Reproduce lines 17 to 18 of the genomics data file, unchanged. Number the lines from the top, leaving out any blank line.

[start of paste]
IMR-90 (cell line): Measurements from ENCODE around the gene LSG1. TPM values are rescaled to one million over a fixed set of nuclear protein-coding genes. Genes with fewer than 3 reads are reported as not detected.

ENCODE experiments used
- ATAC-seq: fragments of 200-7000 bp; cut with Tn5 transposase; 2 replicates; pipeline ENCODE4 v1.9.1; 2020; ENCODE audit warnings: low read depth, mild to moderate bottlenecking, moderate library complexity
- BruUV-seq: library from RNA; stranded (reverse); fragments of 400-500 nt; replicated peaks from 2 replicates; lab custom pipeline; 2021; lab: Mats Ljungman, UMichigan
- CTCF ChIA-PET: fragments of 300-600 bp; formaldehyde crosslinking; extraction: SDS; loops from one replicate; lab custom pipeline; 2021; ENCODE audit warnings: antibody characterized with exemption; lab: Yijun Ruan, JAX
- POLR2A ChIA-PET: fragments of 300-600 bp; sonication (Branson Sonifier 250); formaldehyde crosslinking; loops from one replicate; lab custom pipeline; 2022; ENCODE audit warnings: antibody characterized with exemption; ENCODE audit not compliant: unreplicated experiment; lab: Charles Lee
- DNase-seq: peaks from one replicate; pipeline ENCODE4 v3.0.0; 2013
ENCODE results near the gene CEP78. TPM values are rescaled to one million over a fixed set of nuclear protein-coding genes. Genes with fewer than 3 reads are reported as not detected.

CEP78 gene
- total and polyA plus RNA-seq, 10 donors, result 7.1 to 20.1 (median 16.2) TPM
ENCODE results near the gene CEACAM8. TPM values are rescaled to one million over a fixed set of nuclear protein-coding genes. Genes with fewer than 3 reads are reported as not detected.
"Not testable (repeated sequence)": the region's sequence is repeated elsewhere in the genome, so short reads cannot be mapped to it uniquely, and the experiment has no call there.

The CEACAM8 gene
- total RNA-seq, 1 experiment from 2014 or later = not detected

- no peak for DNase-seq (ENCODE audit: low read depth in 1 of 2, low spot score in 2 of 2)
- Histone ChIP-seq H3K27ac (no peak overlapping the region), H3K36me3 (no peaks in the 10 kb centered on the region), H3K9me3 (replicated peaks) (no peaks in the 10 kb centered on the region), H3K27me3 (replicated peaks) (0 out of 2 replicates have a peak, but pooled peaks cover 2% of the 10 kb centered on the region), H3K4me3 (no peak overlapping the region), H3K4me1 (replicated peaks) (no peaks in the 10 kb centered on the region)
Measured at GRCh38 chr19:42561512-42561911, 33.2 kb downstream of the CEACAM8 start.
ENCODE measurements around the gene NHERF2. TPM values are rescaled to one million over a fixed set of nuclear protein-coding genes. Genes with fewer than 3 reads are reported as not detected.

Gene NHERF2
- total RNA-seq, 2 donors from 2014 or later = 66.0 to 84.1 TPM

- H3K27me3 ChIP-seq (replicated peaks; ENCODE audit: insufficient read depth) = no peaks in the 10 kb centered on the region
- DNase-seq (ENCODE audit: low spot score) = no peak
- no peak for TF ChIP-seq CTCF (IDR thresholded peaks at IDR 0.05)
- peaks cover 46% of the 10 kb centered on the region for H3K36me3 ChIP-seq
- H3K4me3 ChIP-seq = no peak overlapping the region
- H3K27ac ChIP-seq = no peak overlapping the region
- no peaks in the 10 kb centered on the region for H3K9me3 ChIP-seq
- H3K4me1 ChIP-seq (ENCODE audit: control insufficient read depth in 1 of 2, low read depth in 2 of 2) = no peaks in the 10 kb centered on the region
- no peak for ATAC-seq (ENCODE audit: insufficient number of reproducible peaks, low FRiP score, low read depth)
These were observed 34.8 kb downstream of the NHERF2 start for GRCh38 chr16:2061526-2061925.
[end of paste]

Measured at GRCh38 chr19:42561512-42561911, 33.2 kb downstream of the CEACAM8 start.
ENCODE measurements around the gene NHERF2. TPM values are rescaled to one million over a fixed set of nuclear protein-coding genes. Genes with fewer than 3 reads are reported as not detected.